High food price inflation leaves poor consumers in the lurch

maize harvest
The latest consumer price inflation data released by Statistics SA indicated that the price of special maize meal had increased nearly 30% in August, compared with the same month last year.
Photo: FW Archive

Annual food price inflation reached its highest level for the past 18 months in August, with the biggest year-on-year increase seen in the price of special maize meal.

This was especially bad news for the poorest consumers, whose basic staple food comprised maize meal or bread, according to Marlene Louw, consumer and food economics researcher at the Bureau for Food and Agricultural Policy (BFAP).

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“There isn’t really a cheaper alternative to which they can move,” she said.

The latest consumer price index (CPI) data released by Statistics South Africa (Stats SA) on Wednesday revealed that consumer inflation had increased from 4% in July to 4,3% in August.

Annual food inflation climbed to 3,8%, mainly driven by bread and cereal price increases of 8,6%.

“This is the highest annual inflation reading for bread and cereals since February 2017, when the rate was 12,8%,” Stats SA said in a statement.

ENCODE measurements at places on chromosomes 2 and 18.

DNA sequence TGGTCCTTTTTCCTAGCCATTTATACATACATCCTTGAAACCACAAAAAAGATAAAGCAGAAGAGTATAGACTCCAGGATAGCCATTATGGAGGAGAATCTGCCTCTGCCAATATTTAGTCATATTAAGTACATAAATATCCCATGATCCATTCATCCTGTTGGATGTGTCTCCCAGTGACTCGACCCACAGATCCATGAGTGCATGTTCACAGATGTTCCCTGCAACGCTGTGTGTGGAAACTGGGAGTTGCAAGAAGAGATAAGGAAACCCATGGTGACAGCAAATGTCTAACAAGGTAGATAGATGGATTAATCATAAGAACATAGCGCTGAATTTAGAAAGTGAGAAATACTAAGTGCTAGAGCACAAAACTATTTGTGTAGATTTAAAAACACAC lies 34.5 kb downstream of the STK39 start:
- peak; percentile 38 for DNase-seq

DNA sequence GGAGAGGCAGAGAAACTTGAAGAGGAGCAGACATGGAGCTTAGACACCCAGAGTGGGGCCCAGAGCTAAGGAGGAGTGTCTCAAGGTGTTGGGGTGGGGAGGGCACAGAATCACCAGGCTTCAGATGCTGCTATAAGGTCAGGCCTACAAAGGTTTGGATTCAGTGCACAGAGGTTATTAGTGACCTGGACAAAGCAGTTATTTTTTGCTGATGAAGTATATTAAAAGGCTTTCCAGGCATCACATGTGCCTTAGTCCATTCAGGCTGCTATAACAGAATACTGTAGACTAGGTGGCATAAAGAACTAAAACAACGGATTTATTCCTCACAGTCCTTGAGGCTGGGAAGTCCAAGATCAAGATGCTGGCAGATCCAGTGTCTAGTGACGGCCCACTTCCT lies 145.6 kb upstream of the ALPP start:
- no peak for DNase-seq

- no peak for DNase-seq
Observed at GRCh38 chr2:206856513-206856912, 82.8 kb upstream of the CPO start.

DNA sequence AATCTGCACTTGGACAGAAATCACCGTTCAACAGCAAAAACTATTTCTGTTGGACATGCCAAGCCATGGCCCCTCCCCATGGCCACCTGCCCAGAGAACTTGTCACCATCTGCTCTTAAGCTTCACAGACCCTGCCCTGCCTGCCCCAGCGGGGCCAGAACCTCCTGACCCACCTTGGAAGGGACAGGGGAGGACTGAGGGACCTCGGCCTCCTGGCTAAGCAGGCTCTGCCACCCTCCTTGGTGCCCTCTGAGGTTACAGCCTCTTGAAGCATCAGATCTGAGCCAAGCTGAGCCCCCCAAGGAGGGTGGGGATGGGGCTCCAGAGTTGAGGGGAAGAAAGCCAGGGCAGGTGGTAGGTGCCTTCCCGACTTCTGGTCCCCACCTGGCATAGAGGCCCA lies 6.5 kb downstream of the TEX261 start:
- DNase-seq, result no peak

Maize meal prices had “risen sharply”, with super maize nearly 18% more expensive in August this year than in the same month last year.

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“Special maize prices jumped 27,5% over the same period,” the statement said.

Louw said that BFAP had been anticipating the increases in cereal prices for some time, due largely to exchange rate fluctuations.

“The depreciation of the rand pushed up the parity prices, and we’re now also seeing the effect of the increase of producer prices in the retail sector.”

According to Louw, when there had been such high staple food price increases in the past, some low-income consumers had opted for rice as a cheaper alternative.

“This is not ideal from a nutritional viewpoint, though, because rice is not fortified like maize meal. This can have a longer-term impact.”

She said that the high oil price was also expected to lead to an increase in domestic petrol prices, which would filter through to food prices. More importantly, however, consumers would experience increased financial pressure.

“There will be less disposable income, so there won’t be a strong demand for ‘luxury’ meat, and as a result we don’t expect meat inflation to place much more upward pressure on food inflation in general.”

Louw said that high oil prices could also affect producer input costs for the new season, but this would most likely be reflected at retail level only in the first or second quarter of next year.